In fact, these differences illustrate well the benefits of Western Civilization, and why it has been able to build better human societies these past two thousand years.

Nonetheless, I found the epic top-down manner in which both the Teotihaucan and Spanish Catholic Church ruled to be saddening. They built truly grand things, but they did that first, while the majority of their citizens were still very poor and suffering. Even today the lower classes in Mexico City have a crushingly low standard of living, with the minimum wage 60 pesos per day (less than $4). Though most make more than this, too many do not make that much more.

A much better plan I think would have been to first build a prosperous society, and let its citizens then decide when they themselves could afford to build grand monuments.

This is how the American Puritans/Pilgrims/Quakers did it. They rejected large grand churches. Instead, they focused on the words in the Bible that were written to guide them all in living a good and just life. Combined with freedom and British law, the result was a prosperous and wealthy society where even the poorest peasant lived better than some of the most powerful priests in both the Teotihaucan and early Catholic Mexico. And when that American society finally decided it was time to build its own monuments, it did so freely with a strong moral sense. Its monuments were not so much big buildings, but doing things like winning World War II to bring prosperity and bottom-up rule to the kingdom nation-states of Europe. Americans were even able to put humans on the Moon, and do it in a way that actually enhanced the prosperity of the nation and the world.

What saddened me most in thinking about all this is how few people today recognize the differences between these different cultures. Worse, as I noted earlier, in our modern politically correct culture you aren’t even allowed to note these differences publicly. Instead, you are supposed to make believe that all cultures are the same. To note the differences, no matter how thoughtfully you do it, means you must be condemned as an evil racist who should be burned at the stake.

The result? People come to gape in wonder at these great monuments, and rarely realize how little good they did for the people they were built for. Worse, not being allowed to consider the pros and cons of these different cultures and the monuments they built, people today instead long to build more such monuments. Our modern monuments however are not big pyramids or churches but huge government programs. We get Obamacare, Medicare, OSHA, Social Security, NASA, and any number of other crushing government agencies, none of which do anything to increase the prosperity of our society. Instead they suck the prosperity from it.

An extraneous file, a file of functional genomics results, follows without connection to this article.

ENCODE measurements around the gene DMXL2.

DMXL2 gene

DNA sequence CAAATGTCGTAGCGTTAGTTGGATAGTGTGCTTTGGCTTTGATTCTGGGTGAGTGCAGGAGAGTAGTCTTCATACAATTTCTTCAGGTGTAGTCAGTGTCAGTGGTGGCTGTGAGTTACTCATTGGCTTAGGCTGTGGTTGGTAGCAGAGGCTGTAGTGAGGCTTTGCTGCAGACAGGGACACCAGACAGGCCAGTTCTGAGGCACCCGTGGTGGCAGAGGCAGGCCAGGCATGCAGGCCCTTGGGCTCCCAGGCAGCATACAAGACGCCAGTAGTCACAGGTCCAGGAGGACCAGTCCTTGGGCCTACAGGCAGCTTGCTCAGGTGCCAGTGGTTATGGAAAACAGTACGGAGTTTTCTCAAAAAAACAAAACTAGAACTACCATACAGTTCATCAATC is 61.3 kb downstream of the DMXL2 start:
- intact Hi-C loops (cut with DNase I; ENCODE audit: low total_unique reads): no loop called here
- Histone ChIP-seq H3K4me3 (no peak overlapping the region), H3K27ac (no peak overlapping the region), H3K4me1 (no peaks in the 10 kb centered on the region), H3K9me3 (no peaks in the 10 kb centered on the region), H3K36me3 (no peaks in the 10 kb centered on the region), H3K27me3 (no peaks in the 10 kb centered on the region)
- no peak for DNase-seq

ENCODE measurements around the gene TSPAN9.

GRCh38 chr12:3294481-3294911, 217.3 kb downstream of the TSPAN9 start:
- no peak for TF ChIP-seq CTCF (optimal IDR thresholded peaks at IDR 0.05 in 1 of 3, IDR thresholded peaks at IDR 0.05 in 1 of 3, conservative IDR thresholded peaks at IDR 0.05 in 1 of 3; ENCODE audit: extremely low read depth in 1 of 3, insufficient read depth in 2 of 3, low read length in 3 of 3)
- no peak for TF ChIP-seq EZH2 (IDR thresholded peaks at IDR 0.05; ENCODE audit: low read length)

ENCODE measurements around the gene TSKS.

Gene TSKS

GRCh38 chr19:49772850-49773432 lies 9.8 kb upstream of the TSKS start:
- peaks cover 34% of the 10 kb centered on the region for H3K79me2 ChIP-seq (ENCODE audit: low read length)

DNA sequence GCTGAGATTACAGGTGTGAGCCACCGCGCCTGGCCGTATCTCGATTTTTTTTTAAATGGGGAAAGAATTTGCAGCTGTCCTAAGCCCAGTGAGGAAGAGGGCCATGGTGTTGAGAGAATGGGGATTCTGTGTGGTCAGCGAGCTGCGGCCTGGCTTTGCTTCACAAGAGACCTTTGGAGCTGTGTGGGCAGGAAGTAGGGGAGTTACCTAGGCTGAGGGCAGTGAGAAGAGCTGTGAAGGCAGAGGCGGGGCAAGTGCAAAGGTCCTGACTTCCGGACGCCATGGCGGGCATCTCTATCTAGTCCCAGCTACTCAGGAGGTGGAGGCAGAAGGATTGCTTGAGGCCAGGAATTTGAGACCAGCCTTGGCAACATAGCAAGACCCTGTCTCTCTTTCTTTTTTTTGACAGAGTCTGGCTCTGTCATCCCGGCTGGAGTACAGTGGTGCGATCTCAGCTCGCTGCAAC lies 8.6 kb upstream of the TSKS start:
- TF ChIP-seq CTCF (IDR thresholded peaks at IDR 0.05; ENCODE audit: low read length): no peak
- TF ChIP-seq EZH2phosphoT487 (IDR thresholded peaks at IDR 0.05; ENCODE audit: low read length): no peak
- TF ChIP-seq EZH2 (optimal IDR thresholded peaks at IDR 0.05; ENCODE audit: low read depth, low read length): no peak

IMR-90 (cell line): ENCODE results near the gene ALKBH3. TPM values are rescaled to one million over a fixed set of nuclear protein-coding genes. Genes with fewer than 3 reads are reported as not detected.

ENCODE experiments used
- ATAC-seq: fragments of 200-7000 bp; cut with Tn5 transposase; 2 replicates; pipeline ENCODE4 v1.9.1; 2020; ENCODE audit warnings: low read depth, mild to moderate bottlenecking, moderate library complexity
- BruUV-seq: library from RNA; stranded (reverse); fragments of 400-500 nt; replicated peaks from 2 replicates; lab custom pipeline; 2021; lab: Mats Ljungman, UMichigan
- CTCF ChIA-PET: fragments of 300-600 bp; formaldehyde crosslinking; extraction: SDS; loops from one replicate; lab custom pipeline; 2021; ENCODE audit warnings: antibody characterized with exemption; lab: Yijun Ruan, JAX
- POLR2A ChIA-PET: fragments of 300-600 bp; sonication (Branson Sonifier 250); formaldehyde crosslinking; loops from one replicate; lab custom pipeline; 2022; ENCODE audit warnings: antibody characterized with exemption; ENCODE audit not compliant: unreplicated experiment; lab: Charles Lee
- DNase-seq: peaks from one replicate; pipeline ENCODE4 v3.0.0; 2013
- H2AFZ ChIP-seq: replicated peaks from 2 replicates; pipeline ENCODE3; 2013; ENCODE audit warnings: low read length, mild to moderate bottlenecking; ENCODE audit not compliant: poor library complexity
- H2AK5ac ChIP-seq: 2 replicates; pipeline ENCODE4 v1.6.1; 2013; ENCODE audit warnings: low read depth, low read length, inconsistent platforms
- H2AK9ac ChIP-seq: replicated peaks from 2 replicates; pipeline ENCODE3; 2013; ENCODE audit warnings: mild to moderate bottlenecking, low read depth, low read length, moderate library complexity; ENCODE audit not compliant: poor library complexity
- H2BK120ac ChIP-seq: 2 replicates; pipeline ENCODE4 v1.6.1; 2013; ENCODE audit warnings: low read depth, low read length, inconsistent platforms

This longing for grand monuments must stop. We can admire the work of the past, but to do it better we should do it differently. And building monuments is not the way to do it better.


  • brightdarkness

    Very thought provoking. Thank you!

  • danae

    Your time away seems to have been interesting and educational, even though some of the things that worry you may have stowed themselves away in your luggage.

    It’s chilling to contemplate the decapitated bodies found buried in a chamber inside the Teotihuacan pyramid, as well as children’s graves unearthed at its corners. The parallel I might draw between the huge government programs we’re forced to fund and participate in and the human sacrifices offered up in ancient times is that both sets of rulers undoubtedly told themselves that what they were doing was done for “the greater good” of their inferiors.

  • Alfonso

    I really enjoyed this article, however there are some things that I believe need to be corrected. Here are my comments about them:

    Teotihuacan (the pyramids) was not an Aztec civilization. There are several findings that suggest that different cultures lived there, but none of the early civilizations were Aztecs. What is more, there has not been one single pre-Hispanic culture attributed to have lived in Teotihuacan yet. Teotihuacan was built around 200 B.C. and reached its peak close to 500 A.D. If you look at the history of the Aztecs, their peak was close to the 1300 A.D. and 1500 A.D. There are early sightings of the Aztecs from the 6th century, and it is debated whether or not they gave Teotihuacan its name, but one thing is for sure, the Aztecs did not build Teotihuacan. Although, they might have passed through and lived there for a short time.

Leave a Reply

Your email address will not be published. Required fields are marked *